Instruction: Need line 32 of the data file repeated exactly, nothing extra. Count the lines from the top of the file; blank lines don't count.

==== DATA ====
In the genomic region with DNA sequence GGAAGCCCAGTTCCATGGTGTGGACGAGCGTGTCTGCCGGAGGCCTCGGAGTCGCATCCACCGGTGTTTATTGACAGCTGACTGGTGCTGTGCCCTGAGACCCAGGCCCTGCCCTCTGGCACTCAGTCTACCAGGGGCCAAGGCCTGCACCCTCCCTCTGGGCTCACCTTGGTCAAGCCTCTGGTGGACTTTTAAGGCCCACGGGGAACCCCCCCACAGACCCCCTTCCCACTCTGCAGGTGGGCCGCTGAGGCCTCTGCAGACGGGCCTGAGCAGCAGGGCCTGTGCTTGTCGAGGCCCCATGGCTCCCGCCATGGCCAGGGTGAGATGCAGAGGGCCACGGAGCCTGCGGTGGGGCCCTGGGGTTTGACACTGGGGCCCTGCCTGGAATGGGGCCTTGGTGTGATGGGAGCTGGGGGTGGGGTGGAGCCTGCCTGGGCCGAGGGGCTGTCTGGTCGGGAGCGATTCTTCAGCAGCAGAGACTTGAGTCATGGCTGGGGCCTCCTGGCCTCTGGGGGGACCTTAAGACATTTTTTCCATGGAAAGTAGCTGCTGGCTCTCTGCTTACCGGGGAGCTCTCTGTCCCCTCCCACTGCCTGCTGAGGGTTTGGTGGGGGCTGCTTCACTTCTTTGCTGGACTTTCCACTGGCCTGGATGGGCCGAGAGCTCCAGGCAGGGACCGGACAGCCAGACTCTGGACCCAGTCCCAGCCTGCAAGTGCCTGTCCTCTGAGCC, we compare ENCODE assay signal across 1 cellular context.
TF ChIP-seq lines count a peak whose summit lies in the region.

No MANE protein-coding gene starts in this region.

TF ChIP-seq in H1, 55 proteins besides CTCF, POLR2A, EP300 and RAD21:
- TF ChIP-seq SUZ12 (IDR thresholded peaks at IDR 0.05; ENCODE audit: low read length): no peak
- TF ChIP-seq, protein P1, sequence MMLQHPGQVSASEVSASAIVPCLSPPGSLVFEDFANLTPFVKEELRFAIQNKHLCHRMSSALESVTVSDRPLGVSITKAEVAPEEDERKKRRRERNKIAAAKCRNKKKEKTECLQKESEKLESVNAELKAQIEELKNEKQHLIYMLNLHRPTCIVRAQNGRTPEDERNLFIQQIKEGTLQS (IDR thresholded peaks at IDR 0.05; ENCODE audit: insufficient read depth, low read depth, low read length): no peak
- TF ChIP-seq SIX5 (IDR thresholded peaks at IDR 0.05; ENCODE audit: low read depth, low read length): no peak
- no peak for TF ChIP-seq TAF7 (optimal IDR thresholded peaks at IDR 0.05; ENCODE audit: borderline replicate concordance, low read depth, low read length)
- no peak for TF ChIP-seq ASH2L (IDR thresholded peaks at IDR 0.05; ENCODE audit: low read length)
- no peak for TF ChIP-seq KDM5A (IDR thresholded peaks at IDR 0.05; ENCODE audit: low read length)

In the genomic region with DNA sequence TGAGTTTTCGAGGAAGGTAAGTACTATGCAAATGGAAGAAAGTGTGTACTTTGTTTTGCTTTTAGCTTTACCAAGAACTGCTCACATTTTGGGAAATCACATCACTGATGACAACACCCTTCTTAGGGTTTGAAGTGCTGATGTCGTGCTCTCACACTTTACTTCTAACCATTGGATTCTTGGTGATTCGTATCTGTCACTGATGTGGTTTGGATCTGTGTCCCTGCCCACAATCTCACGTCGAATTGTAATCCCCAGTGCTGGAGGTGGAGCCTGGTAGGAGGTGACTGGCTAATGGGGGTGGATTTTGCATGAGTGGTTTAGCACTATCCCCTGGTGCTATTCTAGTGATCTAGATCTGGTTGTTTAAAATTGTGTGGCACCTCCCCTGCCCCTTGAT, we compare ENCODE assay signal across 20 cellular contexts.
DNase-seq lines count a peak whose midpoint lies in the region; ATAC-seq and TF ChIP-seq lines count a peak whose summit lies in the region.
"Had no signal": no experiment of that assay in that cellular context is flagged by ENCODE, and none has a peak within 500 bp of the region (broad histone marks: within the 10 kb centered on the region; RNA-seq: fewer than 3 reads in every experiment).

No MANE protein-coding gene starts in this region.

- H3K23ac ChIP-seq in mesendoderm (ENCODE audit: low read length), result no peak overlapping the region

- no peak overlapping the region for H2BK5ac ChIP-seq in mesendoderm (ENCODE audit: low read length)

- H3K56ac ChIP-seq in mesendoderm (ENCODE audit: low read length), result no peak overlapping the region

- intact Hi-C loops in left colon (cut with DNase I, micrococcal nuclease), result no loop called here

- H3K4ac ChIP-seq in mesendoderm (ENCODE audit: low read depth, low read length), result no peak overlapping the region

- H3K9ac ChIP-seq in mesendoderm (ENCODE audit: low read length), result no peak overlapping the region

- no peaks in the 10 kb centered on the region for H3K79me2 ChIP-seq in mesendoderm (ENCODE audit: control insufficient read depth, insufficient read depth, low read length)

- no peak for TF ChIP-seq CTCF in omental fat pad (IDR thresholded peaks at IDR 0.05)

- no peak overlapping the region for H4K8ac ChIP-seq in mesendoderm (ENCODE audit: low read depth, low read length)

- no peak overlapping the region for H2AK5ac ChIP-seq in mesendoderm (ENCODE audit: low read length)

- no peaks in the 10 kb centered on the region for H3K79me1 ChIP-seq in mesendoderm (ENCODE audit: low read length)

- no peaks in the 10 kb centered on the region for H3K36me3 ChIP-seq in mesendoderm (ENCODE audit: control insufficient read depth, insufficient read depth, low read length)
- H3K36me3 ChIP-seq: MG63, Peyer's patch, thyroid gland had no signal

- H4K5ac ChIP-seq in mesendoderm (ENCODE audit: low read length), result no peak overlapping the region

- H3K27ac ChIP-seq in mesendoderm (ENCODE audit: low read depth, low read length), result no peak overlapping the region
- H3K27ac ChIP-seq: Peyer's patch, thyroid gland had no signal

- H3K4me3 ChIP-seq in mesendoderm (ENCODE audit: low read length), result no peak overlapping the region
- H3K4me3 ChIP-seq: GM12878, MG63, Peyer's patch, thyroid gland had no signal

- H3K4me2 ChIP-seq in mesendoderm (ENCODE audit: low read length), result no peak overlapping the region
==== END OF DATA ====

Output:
- H3K4me3 ChIP-seq: GM12878, MG63, Peyer's patch, thyroid gland had no signal